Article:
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other Scriptures which might have been made choice of. But I have so often Discoursed of that Subject which this Season and Occasion minds us of, that I scarce know what to add more on that Argument, than what I have already spoken. Besides, 'tis not necessary that I should always treat of those Scriptures that would confine me to speak of that Subject only. There will be something of that Nature before I have done, and those other matters which this Scripture will offer to our Confideration, may be as beneficial to as, unless we be wanting to our selves, by neglecting to apply and improve them. The words may be resolved into these three parts.

1. They give us an account of a very remarkable action of Mary. Then took Mary a pound of Oyntment, of Spicknard, very coftly, and anointed the Feet of Jesus, and wiped his Feet with her Hair, and the House was. filled with the Odour of the Oyntment.

2. We have a Narration of the offence that Judas took at this her action, and the exception that

he made againstit. Then faith one of his Disciples, Judas Iscariot, Simon's Son which should betray him,why was

not

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i not this Oyntment Søld for Three Hundred

Pence and given to the Poor ? This he - Said, not that he cared for the Poor, but 3 because he was a Thief, and had the Bag, and bare what was put therein.

3. We have our Saviours Defence and Vindication of Mary, or his Apology for her. Then said Jesus, let her alone, against the Day of my Burying hath she kept this. For the Poor always ye bave with you, but me ye have not always.

Of these Parts in Order as they stand in the Text.

And 1. Concerning Mary's A&ion. Then took Mary a Pound of Oyntment, &c. 'Tis Questioned whether this were not that Woman concerning whom we Read, Luke 7.37. Which washed Christs Feet with her Tears, and wiped them with the Hairs of her Head, and kissed his Feet. Some have thought this Mary and that Woman to be the same, in Tegard the Action of the one agrees with that of the other, in some circumstances. But whether she was another Woman, or the same mentioned by St. Luke, this we are sure of, that her action was highly pleasing and acceptable to Christ; for besides the Defence he made for her, he adds, as 'tis recorded by the o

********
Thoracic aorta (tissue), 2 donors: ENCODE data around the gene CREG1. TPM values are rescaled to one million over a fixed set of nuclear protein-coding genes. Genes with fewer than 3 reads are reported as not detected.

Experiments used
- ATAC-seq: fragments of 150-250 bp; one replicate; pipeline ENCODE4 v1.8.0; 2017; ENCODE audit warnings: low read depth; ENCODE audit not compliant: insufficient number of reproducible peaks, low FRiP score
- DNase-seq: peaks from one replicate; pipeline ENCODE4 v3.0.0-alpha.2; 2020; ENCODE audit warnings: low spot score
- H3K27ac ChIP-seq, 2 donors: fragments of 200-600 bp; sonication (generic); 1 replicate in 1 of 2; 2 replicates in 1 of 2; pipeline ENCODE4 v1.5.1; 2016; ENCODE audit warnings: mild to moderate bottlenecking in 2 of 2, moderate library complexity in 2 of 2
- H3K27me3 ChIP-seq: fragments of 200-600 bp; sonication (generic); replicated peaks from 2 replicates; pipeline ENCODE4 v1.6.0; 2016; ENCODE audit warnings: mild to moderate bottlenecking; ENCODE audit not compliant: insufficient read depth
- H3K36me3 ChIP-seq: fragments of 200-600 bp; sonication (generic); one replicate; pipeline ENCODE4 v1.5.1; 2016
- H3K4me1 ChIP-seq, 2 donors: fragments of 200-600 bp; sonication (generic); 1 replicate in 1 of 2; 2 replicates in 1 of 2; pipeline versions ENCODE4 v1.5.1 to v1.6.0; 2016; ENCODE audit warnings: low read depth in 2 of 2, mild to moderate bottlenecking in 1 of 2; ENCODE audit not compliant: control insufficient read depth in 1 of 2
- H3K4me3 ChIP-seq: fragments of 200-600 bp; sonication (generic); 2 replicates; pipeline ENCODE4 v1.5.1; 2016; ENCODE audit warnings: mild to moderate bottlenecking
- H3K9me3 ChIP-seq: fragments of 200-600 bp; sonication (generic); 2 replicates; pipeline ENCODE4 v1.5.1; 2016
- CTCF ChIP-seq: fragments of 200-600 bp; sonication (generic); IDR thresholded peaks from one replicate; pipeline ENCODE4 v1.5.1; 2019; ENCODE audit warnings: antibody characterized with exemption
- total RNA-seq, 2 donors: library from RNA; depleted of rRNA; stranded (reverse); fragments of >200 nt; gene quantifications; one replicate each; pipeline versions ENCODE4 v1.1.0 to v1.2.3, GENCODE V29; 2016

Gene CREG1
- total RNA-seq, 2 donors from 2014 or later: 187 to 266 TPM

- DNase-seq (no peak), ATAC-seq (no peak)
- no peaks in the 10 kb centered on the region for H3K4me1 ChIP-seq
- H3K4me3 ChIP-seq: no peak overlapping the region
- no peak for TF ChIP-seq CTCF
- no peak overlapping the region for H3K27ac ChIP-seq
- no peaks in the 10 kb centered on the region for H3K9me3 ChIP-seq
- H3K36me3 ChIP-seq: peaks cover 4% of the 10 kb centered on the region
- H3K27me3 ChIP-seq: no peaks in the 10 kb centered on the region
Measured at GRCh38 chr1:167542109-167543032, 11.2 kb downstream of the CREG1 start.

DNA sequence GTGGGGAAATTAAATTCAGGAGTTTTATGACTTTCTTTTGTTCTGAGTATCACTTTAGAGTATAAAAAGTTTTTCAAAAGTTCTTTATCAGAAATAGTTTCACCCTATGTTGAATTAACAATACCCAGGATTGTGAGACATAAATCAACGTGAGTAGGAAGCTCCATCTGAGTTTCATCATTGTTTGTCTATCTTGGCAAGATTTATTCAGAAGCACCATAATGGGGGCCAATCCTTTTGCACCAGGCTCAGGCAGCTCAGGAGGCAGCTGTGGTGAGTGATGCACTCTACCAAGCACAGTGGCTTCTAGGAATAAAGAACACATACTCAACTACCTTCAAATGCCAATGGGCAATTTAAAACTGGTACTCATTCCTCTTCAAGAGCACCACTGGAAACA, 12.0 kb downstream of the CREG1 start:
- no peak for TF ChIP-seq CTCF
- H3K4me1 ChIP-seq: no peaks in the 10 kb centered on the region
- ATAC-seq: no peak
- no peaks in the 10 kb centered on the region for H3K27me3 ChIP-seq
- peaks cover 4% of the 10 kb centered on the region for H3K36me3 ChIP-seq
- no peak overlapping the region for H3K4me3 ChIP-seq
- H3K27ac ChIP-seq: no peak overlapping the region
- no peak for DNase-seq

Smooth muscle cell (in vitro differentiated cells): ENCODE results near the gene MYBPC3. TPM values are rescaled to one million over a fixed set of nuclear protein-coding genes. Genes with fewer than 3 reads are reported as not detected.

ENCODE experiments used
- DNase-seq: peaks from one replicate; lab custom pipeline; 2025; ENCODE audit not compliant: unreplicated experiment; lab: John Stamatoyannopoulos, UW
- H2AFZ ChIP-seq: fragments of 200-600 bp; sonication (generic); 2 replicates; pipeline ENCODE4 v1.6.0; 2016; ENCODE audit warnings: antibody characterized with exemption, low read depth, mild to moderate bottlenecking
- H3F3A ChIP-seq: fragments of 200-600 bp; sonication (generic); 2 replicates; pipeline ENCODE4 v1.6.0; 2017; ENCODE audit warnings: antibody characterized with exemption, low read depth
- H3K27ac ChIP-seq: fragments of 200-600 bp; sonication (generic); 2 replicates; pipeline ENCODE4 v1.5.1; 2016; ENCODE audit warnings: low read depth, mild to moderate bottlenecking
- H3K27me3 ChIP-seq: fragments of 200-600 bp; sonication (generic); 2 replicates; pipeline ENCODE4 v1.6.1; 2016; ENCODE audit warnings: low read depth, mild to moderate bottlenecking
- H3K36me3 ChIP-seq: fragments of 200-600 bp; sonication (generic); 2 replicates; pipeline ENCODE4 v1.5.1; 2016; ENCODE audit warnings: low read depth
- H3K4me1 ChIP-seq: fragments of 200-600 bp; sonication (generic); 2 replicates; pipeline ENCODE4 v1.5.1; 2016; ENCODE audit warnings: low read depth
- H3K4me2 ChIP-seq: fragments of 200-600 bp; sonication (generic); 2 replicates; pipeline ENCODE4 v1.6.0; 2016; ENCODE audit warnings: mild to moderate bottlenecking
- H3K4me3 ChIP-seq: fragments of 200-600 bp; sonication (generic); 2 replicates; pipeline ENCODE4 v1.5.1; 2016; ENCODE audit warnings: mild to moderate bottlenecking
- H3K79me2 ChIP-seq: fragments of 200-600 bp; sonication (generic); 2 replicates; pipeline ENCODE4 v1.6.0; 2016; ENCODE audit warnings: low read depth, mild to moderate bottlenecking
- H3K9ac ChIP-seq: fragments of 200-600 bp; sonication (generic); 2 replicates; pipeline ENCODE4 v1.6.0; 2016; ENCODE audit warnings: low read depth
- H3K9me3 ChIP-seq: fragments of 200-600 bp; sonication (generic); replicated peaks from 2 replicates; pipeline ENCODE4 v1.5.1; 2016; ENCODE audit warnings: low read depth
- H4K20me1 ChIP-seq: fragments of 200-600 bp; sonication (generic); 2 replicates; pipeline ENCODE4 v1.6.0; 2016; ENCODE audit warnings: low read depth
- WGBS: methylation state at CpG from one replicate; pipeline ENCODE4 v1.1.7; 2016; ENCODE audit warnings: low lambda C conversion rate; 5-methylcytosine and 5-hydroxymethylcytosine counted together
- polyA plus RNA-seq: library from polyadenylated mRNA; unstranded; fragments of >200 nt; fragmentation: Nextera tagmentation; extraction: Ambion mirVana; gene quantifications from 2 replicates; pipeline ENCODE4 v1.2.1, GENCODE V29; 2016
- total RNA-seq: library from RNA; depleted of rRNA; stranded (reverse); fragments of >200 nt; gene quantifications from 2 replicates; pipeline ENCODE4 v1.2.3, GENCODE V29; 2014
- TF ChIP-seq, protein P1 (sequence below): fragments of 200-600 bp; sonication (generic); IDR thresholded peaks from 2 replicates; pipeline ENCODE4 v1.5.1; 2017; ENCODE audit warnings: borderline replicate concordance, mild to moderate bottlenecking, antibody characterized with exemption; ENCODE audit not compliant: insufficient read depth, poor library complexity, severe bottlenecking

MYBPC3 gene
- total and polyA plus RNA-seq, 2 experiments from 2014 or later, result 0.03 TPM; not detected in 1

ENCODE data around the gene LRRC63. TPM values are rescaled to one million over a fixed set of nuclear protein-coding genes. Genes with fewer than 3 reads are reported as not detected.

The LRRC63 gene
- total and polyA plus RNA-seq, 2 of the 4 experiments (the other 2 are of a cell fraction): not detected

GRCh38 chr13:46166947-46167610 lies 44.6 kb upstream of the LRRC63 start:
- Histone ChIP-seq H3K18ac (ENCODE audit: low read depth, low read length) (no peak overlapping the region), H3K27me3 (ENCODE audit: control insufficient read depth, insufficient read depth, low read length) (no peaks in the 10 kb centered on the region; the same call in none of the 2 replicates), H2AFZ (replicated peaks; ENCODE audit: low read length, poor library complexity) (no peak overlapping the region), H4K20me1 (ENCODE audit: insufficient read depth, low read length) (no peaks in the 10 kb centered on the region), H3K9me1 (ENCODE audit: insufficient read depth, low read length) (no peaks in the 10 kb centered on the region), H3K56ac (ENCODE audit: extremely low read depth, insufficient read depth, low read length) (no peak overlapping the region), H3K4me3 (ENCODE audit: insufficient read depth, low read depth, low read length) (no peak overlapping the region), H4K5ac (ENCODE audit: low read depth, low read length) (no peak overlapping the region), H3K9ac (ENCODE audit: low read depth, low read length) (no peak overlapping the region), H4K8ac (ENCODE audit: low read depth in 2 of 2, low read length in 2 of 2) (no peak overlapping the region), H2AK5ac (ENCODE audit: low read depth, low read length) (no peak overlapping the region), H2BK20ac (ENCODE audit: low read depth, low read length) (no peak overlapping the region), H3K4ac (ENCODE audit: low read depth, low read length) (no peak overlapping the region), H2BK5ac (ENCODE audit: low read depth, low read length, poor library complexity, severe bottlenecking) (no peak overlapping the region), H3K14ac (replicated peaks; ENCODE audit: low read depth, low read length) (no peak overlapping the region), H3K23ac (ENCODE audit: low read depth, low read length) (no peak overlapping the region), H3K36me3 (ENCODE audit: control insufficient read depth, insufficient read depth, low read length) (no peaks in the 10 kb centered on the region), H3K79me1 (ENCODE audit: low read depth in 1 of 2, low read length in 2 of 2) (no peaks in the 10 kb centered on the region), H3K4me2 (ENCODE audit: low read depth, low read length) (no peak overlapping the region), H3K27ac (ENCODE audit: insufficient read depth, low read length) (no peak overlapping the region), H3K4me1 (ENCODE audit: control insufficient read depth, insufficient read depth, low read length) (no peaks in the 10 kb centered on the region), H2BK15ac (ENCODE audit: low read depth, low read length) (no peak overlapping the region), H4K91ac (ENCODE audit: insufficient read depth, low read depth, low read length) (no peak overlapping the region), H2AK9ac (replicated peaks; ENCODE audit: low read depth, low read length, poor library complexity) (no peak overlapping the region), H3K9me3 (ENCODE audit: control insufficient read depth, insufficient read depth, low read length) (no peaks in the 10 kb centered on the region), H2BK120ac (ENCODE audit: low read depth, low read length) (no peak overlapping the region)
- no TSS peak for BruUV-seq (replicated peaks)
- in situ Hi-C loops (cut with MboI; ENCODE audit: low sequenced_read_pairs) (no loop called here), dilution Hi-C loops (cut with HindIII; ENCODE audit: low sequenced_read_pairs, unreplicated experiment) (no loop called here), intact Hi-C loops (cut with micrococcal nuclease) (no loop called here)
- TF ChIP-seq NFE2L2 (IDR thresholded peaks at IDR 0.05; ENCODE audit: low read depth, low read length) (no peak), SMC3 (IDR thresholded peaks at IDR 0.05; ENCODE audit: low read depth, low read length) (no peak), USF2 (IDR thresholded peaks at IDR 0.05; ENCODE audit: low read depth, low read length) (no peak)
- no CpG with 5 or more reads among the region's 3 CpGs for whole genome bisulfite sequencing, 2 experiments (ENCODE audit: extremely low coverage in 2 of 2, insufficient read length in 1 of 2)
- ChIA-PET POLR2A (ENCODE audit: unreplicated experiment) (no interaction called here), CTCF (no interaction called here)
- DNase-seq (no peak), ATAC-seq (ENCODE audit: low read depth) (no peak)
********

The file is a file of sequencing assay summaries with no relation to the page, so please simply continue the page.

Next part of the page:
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ther Evangalists, that this her action should in Honour of her be transmitted to all succeeding Generations. Verily I say unto you, faith he, wherefoever this Gospel shall be Preached in the whole World, there shall also this that this Woman hath done, be told for a Memorial of her, Matth. 26. 13. And so again

Mark 14. 9.

was her

Now if you ask what it was that did so highly commend this A&ion to the acceptance of Chrift; I answer, it

great

Love to him, thus overflowing, and discovering it self in Expressions of an extraordinary nature. The fervency and height of her Love, put her upon such high ways of expressing it. She thought she could never do enough in manifesting the ardency of her Affection towards him, whom she so fearly loved, Wherefore,

1. She sticks not to bestow and spend upon him a Box of Oyntment, which Judas valued at Three Hundred Pence; yea, at more than Three Hundred Pence, as another Evangelist informs us, Mark 14. 5. Neither did Judøs over-value the Oyntment : Pliny tells us, that a Box of the best fort of that

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A great

Oyntment, such as this is said to have been, (for St. Matthew and St. Mark report it to have been very precious, and St. John very costly) I say, Pliny tells us that a Box of the best fort that kind of Oyntment, was sold for Three Hundred and Ten Pence that is, Roman Pence, not such as ours are; which according to the Learned Budæus his computation, amounts to Fifty Pounds of French Money. Sum to be expended, and poured out at once upon a Man's Body. But sinçere and great Love is not niggardly, but bountiful. It cannot endure to run in a low and shallow stream, but in a full current , it delights to rise above the Channel, and overflow the Banks upon special and extraordinary Occafions.

2. She poured it out upon his Head, says St. Matthew and St. Mark she anointed his Feet with it, saith St. John. There is no contradiction or inconsistency in these several Narrations ; she anointed both his Head and his Feet, though both are not mentioned by the fame Evangelists. St. Matthew and St. Mark reporting, that the poured the Oyntment on his Head, do not thereby deny that she also anointed his Feet; and St. John affirming that she anointed his Feet with it, doth not thereby deny that she also poured it on his Head. Her great Love was not satisfied with having poured it on his Head, unless she had also anointed his Feet. Neither did the superlative redundancy of her Affection to her Saviour stay there; she moreover wiped his Feet with the Hair of her Head. Great Love thinks nọ Expression full enough, no Condescension low enough, to discover it self by. Ohow full of Love to her deareft Lord and Saviour was this holy Woman! And how little Love to him have we ! She thinks nothing too much to be laid out upon him ; how many may there be amongst us who think nothing too little for him ? She is most freely willing to bestow Pounds upon him at once; we can hardly afford him so many Pence. She makes account nothing is better bestowed than what is spent upon Christ: many of us may be apt to judge it Money thrown away, saying with Judas, and those other Disciples whom he had leavened, To what purpose is this waste Matth. 26. 8.

And

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